Starting a Colony

There are several methods to acquire bees,
including buying an existing colony, starting from
a small “nucleus” colony purchased from another
beekeeper, installing a package purchased from
a supplier, capturing a swarm and splitting an
existing colony. Let’s look closely at the latter three

Installing a Package of Honey Bees

Starting a honey bee colony with a package
purchased from a reputable producer is a good
way to insure the colony you have is healthy and of
a particular race or hybrid. A package should be
installed in the early spring to take advantage of the
nectar flow.
A package consists of a known amount (by
weight) of bees and a caged queen shipped in a screen
box containing a feeder can of sugar syrup. Packages
can be bought in 2-, 3- and 5-pound sizes. One pound
contains about 4000 bees. They should be ordered
long before you want to receive them, ideally in the

Receiving a Package
Inspect the package. If the majority of the workers
are dead or the queen is dead, contact your supplier
for instructions and possible replacement. If all is well,
place the bees in a cool, dark place until early evening.

Installing apackage of bees into a single deep hive body. the feeder can is resting of the corner of the hive.

The cage should be installed into one single
deep or two medium hive bodies. You can use all
new foundation, drawn comb or a mixture. If using a
mixture, put the drawn comb in the center to facilitate
egg-laying there. Make sure the drawn comb was
taken from healthy colonies.
In the early evening, take the package to the
apiary. Spray more sugar solution onto the sides of the
package. Remove the outer and inner covers from the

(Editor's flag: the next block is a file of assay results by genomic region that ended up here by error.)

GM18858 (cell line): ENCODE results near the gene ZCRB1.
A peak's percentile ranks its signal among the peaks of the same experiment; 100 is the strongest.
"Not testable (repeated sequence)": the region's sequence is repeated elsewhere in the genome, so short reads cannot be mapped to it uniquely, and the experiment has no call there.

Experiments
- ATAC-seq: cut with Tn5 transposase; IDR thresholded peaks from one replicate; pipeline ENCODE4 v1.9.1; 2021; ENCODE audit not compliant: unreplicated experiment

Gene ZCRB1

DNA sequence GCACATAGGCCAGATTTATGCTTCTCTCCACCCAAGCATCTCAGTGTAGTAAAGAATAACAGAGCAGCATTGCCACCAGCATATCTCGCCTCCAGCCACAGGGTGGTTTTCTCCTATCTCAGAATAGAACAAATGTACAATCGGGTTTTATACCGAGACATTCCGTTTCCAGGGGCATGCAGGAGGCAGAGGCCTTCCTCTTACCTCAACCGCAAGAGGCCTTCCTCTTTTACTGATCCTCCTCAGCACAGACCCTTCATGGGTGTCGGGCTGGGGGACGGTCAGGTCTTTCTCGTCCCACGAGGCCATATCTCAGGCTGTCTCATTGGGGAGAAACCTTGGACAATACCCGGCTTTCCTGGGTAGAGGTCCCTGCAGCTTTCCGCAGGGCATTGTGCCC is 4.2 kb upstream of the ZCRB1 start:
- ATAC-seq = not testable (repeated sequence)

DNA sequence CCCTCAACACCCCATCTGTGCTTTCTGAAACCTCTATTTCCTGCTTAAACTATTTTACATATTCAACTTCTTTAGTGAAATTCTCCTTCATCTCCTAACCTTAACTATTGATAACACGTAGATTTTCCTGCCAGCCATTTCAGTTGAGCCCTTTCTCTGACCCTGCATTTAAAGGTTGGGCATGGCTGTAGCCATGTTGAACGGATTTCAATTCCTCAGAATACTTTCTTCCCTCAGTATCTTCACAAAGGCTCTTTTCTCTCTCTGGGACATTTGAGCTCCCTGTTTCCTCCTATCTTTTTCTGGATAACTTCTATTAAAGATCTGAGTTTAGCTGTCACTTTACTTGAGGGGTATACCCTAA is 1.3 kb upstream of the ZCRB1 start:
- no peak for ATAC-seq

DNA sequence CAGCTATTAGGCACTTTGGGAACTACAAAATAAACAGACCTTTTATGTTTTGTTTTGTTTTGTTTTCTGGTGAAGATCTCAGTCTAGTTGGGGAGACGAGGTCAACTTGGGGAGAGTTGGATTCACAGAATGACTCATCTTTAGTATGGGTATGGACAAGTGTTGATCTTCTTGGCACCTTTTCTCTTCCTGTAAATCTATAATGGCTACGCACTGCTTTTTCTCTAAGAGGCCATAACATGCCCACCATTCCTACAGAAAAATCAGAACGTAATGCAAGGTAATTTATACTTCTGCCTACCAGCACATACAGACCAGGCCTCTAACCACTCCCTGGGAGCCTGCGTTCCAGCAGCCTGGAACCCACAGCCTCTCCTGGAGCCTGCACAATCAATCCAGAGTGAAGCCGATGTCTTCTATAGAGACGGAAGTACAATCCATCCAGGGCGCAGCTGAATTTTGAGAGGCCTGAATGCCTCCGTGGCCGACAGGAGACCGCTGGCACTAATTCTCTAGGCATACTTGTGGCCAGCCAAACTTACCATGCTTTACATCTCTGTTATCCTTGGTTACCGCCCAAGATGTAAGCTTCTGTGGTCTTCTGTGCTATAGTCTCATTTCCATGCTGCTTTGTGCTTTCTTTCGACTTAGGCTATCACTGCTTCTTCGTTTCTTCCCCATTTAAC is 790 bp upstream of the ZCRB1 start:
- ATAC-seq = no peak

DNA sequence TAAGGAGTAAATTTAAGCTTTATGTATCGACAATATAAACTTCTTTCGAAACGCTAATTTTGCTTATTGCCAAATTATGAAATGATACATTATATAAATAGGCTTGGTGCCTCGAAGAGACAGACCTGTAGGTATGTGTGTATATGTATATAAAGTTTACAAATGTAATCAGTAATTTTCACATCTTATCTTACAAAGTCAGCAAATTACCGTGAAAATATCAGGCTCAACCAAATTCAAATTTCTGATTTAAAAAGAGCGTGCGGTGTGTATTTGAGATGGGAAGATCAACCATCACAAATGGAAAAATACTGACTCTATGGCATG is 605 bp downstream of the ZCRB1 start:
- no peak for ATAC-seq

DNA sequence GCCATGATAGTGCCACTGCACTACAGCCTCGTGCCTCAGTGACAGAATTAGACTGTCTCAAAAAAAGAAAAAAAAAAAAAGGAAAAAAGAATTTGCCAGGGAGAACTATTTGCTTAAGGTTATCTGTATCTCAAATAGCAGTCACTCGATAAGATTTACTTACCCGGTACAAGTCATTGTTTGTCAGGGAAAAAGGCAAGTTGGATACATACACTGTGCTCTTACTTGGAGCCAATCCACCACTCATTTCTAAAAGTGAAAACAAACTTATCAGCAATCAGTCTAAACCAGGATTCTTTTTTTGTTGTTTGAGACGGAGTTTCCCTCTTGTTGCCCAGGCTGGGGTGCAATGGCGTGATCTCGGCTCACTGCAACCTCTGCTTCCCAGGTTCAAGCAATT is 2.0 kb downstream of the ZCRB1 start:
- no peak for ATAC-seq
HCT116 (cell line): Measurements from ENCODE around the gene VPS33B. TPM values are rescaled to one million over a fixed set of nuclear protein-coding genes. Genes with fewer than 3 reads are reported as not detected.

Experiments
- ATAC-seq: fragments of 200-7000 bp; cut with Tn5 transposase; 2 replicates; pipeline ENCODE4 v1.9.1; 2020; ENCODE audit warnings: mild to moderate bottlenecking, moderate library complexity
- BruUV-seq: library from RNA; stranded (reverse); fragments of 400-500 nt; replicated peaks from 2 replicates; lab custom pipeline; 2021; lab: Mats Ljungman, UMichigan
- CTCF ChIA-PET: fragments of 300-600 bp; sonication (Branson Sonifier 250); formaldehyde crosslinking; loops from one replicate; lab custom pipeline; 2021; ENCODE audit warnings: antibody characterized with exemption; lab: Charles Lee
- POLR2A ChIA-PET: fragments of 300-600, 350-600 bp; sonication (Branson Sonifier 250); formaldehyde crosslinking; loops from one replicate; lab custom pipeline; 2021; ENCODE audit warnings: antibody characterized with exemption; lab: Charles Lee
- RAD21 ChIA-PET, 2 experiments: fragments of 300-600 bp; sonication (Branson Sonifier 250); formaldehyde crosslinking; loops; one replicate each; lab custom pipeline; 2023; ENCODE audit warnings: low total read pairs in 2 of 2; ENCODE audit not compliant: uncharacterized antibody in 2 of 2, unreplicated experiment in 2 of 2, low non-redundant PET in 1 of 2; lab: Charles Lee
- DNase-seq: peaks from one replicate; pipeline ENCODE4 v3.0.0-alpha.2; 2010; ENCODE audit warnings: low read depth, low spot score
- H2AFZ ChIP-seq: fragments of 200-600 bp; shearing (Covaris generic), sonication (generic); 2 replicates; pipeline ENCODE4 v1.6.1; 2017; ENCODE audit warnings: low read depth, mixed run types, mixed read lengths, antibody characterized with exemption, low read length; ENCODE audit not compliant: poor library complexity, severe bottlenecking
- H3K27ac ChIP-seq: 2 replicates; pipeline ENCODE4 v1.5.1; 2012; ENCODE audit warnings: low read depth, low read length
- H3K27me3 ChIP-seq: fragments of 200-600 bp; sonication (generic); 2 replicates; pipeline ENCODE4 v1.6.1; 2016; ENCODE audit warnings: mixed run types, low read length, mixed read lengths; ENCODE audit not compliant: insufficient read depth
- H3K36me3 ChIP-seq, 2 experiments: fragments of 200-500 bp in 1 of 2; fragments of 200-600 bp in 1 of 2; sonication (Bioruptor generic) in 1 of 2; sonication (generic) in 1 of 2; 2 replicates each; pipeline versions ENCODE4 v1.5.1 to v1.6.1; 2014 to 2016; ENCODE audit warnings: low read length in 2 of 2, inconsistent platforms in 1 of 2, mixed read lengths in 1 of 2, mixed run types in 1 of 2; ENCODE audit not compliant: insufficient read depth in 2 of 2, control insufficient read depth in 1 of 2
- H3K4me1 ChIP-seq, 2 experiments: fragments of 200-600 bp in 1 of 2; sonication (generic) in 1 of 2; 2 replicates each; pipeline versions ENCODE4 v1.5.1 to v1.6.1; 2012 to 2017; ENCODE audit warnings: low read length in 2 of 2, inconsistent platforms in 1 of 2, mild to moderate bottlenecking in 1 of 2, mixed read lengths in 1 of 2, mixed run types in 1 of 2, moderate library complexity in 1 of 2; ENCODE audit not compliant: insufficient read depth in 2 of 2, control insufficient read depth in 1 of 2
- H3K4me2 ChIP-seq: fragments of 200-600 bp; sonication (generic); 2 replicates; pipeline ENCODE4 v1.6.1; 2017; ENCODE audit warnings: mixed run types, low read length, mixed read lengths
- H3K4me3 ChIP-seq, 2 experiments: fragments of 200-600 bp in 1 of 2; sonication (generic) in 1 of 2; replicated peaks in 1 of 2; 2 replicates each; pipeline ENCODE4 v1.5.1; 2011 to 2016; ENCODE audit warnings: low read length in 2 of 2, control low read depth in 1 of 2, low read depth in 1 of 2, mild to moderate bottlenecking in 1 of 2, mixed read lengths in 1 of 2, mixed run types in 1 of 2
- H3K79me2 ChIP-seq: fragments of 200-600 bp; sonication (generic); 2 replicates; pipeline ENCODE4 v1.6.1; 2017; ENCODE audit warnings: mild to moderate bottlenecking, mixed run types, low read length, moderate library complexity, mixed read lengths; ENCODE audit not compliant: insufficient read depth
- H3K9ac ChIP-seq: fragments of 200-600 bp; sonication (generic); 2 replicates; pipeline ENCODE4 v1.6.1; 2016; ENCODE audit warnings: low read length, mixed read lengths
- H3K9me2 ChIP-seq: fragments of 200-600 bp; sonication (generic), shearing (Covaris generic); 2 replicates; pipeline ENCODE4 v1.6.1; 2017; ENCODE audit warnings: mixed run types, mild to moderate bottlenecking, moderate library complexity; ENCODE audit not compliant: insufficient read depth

hive. Remove four or five frames from one end of the
hive body or both bodies (medium body). Spray sugar
solution lightly onto the remaining frames and on the
inner walls of the hive body.
Remove the top cover and feeder can from the
package. Remove the queen cage from the package
and cover the opening of the package. Remove the
cork from the end of the queen cage plugged with
candy and use a nail to poke a hole in the candy,
being careful not to harm the queen. Suspend the
cage, candy end up, between the two center frames
of those remaining in the hive body. For medium
hive bodies, suspend the cage within the bottom hive
body. Remove the cover from the hole in the top of the
package, shake about a cupful of bees onto the queen
cage then place the package, with the hole end up, in
the open space within the hive.
Replace the inner cover and place a feeder can
with a 2:1 sugar solution and Fumidil-BTM(according
to label directions) over the opening in the inner cover.
(Be sure the queen cage is not directly below the inner
cover opening.) Place an empty super on the inner
cover around the feeder can and cover this with the
outer cover. Partially block the hive entrance with
a entrance reducer or grass and leave it blocked for
about a month.
Check the queen cage in three days to see if the
queen has been released. If she has not been released,
remove the screen and let her walk into the colony.
Then, do not disturb the colony for 10 days. At this
time, examine the frames for a brood pattern. If a
brood pattern and eggs are found, then you have
successfully installed the package. Remove the
package container and replace the frames removed
earlier. Close the colony.

Other Methods of Bee Installation
There are variations of the installation method
mentioned above, including differences in releasing
the queen and the workers. After suspending the
queen cage, gently shake the bees from the package
onto the bottom board. Lightly mist the bees with
sugar solution. Replace the frames, being careful not to crush any bees. Close the hive and proceed as
Another method of queen introduction is to place
the queen cage on the bottom board, shake a cupful
of bees onto the cage, then shake the remaining bees
onto the bottom board.
Also, the queen may be released more
immediately by removing the cork-only plug end of
queen cage. But likelihood of queen acceptance is
reduced using this method of release.

Skinner, Parkman, Studer, and Williams. 2004. Beekeeping in Tennessee. University of Tennessee Extension PB1745. 43p.

EXTRA: For a handy .pdf poster of installing package bees, see the following University of Minnesota Instructional Poster “ Hiving a Package of Honey Bees .pdf